Frock-blocked: Hit-and-run cop who killed doctor rejected by monkhood

Lance Cpl. Norwich Buadok has his head shaved Monday in preparation for being ordained as a monk after he killed a woman crossing a street. Photo: Sanook
Lance Cpl. Norwich Buadok has his head shaved Monday in preparation for being ordained as a monk after he killed a woman crossing a street. Photo: Sanook

Religious authorities today took the unusual step of preventing a cop seeking atonement for killing a woman from being ordained as a monk. 

Under pressure to intervene, the National Office of Buddhism cited bylaws of the monkhood’s organizing body to bar Lance Cpl. Norawich Buadok, who killed a doctor with an unregistered motorcycle as she crossed a street, from being ceremonially ordained today because he was involved in an ongoing criminal investigation.

“The Sangha Supreme Council clearly states that criminal suspects cannot be ordained,” director Sipbavorn Kaew-ngam told reporters, citing the relevant rule of the Supreme Sangha Council.

Such ordainment is often a shortcut to public redemption – and avoiding consequences – for those of status. Up until this afternoon’s announcement, eyes were rolling across Bangkok as calls for systemic change were met with the usual scripted responses.

Overnight, city workers hastily added more lines to zebra crossing on Phaya Thai Road where 30-year-old Waraluck Supawatjariyakul, widely referred to in the media as “Doctor Kratai,” was killed Friday when Norawich barreled into her on a Ducati Monster before fleeing the scene.

The new lines were painted on both sides of the road 50 meters from the crossing in front of the Bhumirajanagarindra Kidney Institute Hospital.

In a macabre twist, Norwich may have left the accident in search of an eye doctor to check his “blurry vision” – only to get an appointment with his late victim. According to leaked images of an appointment slip said to be from a hospital insider, Norawich went to the nearby Police General Hospital where he was given an appointment with Waraluck, who worked there part-time.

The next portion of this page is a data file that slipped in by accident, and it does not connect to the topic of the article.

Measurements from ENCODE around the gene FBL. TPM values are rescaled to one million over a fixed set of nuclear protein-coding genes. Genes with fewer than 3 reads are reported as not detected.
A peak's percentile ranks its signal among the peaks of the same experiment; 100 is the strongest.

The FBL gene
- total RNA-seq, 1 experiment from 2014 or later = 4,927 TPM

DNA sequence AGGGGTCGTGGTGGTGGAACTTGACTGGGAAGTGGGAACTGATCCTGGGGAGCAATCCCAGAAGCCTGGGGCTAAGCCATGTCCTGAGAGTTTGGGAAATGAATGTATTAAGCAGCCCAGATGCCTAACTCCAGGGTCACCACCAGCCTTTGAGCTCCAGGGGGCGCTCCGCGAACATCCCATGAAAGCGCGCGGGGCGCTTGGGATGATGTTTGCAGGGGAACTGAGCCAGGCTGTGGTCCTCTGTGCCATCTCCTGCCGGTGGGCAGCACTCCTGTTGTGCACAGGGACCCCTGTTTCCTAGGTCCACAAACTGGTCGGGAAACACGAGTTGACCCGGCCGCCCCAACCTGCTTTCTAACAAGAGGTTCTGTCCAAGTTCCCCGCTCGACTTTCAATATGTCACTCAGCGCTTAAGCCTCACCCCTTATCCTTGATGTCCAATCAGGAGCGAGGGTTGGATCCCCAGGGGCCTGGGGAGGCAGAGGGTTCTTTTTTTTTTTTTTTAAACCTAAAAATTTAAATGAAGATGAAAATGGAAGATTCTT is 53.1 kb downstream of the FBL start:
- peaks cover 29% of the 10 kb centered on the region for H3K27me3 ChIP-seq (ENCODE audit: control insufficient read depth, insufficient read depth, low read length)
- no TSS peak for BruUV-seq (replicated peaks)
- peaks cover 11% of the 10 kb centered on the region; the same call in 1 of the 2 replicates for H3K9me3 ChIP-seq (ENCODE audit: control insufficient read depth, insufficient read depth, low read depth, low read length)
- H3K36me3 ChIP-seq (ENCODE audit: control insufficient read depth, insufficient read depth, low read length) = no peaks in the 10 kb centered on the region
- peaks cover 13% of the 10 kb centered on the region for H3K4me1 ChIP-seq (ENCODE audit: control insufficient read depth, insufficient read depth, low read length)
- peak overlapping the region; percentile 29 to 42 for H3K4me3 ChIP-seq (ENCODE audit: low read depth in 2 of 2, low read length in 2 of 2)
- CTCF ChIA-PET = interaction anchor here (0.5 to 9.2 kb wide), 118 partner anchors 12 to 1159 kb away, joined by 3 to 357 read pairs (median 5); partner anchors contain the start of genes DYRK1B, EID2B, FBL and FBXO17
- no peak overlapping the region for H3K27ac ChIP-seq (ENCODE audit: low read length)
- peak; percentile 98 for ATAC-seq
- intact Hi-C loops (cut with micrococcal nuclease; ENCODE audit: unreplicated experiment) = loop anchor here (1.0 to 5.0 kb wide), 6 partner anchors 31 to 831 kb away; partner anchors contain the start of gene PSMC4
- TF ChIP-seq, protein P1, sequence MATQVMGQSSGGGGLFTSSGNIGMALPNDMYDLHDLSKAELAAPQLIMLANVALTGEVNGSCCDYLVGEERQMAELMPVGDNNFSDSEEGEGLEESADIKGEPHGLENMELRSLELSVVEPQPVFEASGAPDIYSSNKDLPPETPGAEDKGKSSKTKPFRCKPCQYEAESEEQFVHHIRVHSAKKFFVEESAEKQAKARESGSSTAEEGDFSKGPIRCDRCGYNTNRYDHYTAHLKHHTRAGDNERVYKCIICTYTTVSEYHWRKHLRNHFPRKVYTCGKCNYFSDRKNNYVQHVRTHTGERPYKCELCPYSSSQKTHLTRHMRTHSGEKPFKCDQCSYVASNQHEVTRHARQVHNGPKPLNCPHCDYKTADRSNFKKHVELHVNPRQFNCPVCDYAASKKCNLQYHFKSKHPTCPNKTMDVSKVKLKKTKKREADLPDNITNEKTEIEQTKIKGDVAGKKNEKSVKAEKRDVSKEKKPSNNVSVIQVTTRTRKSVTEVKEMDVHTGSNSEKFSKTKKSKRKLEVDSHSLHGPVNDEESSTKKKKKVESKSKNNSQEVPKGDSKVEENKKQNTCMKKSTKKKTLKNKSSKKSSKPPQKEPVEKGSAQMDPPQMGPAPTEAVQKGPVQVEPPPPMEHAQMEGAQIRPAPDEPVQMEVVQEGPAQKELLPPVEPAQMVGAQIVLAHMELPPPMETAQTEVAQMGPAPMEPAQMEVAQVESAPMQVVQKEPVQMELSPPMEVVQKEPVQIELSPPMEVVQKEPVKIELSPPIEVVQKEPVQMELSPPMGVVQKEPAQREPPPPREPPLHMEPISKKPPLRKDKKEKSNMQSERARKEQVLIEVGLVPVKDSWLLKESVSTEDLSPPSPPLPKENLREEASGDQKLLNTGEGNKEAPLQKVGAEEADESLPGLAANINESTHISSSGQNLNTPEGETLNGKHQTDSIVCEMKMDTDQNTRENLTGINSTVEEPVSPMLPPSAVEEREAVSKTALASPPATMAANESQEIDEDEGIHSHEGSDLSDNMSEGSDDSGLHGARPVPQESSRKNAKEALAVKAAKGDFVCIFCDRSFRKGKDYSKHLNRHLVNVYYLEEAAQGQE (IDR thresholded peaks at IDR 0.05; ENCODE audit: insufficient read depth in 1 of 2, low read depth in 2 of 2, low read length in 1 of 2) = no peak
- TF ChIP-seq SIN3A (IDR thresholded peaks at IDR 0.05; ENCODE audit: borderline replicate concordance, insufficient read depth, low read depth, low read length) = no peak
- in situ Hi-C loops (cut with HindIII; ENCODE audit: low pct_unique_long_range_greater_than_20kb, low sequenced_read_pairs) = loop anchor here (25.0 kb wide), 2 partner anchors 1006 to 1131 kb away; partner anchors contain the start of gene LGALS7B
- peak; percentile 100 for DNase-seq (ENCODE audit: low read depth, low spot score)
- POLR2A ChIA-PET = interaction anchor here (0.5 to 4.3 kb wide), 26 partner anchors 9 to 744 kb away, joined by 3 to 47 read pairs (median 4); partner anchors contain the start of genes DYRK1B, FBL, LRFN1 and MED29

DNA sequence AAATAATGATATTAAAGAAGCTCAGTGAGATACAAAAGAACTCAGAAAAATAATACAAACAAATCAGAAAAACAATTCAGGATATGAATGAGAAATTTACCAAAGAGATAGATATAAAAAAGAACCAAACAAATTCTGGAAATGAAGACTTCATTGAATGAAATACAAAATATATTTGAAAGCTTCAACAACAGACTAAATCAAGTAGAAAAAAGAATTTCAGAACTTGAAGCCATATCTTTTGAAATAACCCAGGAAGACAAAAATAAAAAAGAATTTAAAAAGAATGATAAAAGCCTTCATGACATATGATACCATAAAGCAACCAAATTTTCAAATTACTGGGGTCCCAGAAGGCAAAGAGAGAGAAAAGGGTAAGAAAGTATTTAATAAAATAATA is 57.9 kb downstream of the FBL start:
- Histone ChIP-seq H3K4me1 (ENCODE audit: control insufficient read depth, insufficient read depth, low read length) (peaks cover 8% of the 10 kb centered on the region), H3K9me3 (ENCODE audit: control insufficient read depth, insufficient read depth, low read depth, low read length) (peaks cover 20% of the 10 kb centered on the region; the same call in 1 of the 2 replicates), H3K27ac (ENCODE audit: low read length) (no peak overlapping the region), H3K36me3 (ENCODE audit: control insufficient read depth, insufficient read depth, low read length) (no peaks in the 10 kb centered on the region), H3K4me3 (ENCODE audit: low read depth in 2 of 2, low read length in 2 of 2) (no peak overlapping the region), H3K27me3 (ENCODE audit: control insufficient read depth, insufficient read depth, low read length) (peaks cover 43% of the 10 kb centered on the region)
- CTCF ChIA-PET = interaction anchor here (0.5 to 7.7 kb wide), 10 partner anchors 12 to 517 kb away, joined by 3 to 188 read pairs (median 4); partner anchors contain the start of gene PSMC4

The massive furor that erupted settled into frustration and resignation after Norawich, who has been charged with fatal reckless driving, posed for a photo op shaving his head riverside at Wat Pariwat Ratchasongkram. 

He was joined by his cop father, Sub. Lt. Nikom Buadok, who also wai’d for as long as photographers were shooting the moment.

“How dare you get ordained? Police these days do things that are disgusting in the eyes of the people. More reviled than anywhere else in the world!” Facebooker Meenoy Peerayot wrote in a comment.

It’s a scripted cycle of contrition that has helped past high-profile offenders avoid or minimize accountability. 

In 2015, D-lister actress Anna Reese donned nun whites for seven days after she killed a sleeping cop with her car and fled the scene. A year later, a businessman who killed two grad students with his speeding Mercedes shaved his head bald so that he could enter his not guilty plea in a monk’s robes. Suthep Thaugsuban, whose street protests paved the way for the 2014 coup d’etat, “retired” from politics into the monkhood, at least until he quit and tried to reenter politics.

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